Despite all the anti-malware roadblocks built into Windows Vista, a senior Microsoft official is lowering the security expectations, warning that viruses, password-stealing Trojans and rootkits will continue to thrive as malware authors adapt to the new operating system.
Mark Russinovich (right), technical fellow in Microsoft's Platform and Services Division, used the spotlight of the CanSecWest security conference in Vancouver to discuss the implementation of UAC (User Account Control) in Windows Vista and made it clear that the feature is not meant to be a security barrier.
"It's a best effort to raise the bar and stop malware from making changes to the operating system but it's not a security boundary," Russinovich said of UAC, the oft-criticized mechanism that requires that all users run without full admin rights.
In a straightforward assessment of the threat landscape in a Vista world, Russinovich described malware authors as ISVs that will code for a standard user environment.
"There is no guarantee that malware can't hijack the elevation process or compromise an elevated application," Russinovich said after providing a blow-by-blow description of how UAC works in tandem with Internet Explorer (with Protected Mode) to limit the damage from malicious files.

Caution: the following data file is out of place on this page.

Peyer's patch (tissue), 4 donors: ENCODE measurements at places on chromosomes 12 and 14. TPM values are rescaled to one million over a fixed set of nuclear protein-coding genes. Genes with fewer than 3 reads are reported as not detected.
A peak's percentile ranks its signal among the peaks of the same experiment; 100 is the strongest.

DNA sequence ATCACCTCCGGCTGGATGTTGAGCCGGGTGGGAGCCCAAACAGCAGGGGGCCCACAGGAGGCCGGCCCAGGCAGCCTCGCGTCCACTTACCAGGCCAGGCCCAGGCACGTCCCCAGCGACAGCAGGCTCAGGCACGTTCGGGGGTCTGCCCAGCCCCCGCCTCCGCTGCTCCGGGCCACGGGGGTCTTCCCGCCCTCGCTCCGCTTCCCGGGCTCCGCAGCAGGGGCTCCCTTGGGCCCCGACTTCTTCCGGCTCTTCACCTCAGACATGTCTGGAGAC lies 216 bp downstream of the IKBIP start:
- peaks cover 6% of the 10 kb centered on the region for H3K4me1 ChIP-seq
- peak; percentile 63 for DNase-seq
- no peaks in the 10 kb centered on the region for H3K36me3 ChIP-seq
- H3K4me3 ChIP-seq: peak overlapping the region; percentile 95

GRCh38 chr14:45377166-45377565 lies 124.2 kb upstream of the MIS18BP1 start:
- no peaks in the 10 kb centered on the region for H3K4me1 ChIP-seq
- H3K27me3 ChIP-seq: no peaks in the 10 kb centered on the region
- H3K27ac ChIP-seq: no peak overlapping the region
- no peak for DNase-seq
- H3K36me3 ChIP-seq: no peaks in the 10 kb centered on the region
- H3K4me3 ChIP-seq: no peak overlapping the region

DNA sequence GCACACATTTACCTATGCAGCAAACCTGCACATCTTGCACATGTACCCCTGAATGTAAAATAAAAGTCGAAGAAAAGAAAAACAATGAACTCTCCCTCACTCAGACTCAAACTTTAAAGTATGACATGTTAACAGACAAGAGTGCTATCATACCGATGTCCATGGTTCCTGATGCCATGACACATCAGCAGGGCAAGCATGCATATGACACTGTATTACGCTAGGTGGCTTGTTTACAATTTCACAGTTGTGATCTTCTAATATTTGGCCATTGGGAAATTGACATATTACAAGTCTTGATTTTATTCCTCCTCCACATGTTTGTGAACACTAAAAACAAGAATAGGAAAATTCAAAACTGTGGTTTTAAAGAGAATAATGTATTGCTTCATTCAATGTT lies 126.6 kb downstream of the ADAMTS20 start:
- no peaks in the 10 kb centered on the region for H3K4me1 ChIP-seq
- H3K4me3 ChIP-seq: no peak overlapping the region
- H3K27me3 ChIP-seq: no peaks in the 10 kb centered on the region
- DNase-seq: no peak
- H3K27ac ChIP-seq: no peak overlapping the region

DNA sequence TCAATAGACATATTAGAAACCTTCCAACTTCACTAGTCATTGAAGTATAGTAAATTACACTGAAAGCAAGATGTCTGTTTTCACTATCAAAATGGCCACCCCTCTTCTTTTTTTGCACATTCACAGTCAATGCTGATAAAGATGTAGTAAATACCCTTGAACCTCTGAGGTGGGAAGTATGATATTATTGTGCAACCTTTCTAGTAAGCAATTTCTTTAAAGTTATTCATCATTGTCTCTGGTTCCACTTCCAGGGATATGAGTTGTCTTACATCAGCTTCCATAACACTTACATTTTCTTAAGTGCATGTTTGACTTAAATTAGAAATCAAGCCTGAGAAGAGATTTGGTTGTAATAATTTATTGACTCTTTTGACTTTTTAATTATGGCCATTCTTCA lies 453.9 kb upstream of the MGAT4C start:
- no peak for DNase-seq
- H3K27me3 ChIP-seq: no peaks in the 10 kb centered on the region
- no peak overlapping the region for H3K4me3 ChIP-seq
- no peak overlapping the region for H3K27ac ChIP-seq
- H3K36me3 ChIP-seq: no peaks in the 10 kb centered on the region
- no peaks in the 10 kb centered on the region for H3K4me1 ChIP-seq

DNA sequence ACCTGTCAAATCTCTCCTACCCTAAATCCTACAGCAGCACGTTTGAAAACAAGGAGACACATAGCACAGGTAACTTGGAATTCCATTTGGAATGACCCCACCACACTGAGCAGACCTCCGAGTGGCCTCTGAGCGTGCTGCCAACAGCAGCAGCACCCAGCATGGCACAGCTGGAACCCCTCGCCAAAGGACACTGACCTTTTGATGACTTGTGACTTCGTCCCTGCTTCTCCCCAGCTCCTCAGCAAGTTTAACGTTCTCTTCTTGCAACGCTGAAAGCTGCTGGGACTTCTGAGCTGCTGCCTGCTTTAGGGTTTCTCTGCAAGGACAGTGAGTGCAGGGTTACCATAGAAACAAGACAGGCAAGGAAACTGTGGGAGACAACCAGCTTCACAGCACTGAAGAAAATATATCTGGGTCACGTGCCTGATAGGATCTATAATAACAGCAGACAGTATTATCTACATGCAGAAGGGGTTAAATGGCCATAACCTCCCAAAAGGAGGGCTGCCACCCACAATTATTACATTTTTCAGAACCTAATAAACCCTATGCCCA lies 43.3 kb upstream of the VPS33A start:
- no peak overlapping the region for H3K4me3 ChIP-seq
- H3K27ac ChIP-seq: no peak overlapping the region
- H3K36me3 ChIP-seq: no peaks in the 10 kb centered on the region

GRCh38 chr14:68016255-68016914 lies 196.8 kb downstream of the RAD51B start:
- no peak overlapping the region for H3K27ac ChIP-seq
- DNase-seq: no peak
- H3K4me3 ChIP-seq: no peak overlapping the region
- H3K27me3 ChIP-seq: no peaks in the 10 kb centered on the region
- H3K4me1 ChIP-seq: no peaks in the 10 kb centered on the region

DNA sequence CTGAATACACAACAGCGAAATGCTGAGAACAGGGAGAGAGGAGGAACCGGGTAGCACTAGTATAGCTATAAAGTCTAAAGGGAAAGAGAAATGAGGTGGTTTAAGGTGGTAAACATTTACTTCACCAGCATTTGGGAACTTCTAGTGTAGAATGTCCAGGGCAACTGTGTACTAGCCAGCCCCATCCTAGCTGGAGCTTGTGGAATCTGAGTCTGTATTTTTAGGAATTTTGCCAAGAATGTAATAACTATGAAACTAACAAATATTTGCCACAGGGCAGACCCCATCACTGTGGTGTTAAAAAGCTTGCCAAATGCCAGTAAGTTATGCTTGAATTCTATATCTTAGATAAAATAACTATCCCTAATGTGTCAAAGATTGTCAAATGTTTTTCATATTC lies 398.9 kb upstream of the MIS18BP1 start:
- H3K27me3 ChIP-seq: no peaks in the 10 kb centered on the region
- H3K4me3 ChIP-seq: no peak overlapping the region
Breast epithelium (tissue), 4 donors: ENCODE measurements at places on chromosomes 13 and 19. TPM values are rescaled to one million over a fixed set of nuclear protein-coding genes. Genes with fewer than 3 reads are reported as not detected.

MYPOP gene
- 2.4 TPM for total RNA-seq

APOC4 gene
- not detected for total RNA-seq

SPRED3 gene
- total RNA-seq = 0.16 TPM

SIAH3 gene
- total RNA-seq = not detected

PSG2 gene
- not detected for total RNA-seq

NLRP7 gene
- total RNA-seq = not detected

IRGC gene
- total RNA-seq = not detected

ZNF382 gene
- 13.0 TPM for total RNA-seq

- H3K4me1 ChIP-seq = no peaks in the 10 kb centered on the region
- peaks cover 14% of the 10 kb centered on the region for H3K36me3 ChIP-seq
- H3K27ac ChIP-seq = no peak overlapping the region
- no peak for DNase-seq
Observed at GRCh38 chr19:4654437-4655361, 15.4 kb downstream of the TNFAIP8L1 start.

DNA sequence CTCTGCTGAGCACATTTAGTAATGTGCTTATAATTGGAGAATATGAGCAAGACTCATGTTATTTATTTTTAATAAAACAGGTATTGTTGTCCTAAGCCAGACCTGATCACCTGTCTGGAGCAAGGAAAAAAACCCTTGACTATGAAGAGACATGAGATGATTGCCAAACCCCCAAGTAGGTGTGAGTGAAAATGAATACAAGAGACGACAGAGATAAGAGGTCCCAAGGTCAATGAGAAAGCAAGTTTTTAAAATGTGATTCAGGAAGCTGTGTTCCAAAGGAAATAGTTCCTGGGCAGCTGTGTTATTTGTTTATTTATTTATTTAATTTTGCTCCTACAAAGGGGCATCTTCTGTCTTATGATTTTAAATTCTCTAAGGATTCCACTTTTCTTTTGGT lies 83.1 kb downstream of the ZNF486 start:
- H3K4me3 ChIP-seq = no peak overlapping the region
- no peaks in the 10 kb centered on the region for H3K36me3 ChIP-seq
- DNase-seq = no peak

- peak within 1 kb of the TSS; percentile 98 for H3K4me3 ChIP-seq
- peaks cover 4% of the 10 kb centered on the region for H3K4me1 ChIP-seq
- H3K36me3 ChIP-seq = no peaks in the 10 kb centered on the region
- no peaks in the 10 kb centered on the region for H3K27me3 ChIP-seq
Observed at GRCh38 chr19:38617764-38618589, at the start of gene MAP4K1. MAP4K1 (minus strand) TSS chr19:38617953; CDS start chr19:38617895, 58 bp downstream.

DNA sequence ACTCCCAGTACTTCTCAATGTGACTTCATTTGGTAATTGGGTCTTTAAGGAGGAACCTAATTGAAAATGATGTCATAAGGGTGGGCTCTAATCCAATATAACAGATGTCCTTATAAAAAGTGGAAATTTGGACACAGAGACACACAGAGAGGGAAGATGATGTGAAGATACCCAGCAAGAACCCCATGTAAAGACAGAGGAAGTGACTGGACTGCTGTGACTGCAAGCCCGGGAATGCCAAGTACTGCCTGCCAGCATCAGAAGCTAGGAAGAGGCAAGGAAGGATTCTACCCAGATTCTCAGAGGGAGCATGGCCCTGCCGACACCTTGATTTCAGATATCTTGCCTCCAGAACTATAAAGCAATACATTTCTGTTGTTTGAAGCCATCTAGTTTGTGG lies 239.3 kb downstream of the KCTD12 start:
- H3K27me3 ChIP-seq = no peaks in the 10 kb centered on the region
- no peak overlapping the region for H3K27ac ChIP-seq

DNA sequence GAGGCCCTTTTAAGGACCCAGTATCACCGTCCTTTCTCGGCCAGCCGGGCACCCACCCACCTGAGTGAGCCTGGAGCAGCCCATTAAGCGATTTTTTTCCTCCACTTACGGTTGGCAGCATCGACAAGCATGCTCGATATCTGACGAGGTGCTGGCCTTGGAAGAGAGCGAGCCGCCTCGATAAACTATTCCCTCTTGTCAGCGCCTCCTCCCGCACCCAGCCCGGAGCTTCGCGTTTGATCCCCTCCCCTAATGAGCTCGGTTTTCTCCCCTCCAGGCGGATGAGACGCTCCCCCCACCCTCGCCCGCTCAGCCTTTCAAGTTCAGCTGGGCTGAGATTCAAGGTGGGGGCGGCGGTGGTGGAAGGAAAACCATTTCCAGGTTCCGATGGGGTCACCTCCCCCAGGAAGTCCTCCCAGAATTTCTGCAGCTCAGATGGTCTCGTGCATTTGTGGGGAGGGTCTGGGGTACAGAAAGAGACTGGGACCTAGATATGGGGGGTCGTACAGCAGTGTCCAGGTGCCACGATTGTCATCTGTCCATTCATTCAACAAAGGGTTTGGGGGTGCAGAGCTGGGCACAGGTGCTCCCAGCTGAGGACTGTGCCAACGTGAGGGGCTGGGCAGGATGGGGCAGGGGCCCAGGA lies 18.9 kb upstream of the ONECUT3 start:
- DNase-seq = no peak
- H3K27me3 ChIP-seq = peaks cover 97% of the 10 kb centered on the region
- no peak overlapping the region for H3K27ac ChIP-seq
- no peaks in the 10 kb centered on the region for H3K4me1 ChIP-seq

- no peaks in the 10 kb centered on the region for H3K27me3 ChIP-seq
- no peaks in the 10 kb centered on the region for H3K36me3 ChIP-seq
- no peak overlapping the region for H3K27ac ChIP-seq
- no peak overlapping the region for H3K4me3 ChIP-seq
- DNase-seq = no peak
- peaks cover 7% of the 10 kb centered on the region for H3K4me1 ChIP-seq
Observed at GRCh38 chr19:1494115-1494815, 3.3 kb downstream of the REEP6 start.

Even in a standard user world, he stressed that malware can still read all the user's data; can still hide with user-mode rootkits; and can still control which applications (anti-virus scanners) the user can access.
"We'll see malware developing its own elevation techniques," Russinovich said. He demonstrated a social engineering attack scenario where a fake elevation prompt can be used to trick users into clicking "allow" to give elevated rights to a malicious file.
He predicted a world where malware authors create programs that elevate rights to jump accounts and disable security or develop general and application-specific elevation hijacking.
"You will see malware spoofing over-the-shoulder credential prompt and even launching a medium integrity level process int he administrator's account," Russinovich said.
At this level, the malware author has access to all the administrators data and can inject itself into the admin's account (e.g. the Runkey) to use additional elevation techniques.
"The malware author will say, 'I can live in a Vista world without needing to take over the entire box'. They will end up thriving in the standard user environment, setting up botnets, grabbing your keystrokes," he declared.
Russinovich stressed that UAC's fundamental contribution is to make it possible (in most cases) to run as standard user to protect the system and other users on the system.
"Elevations are a convenience and not a security boundary," Russinovich reiterated, hinting that Windows will evolve further to promote the standard user concept with things like per-user installations and secure elevations.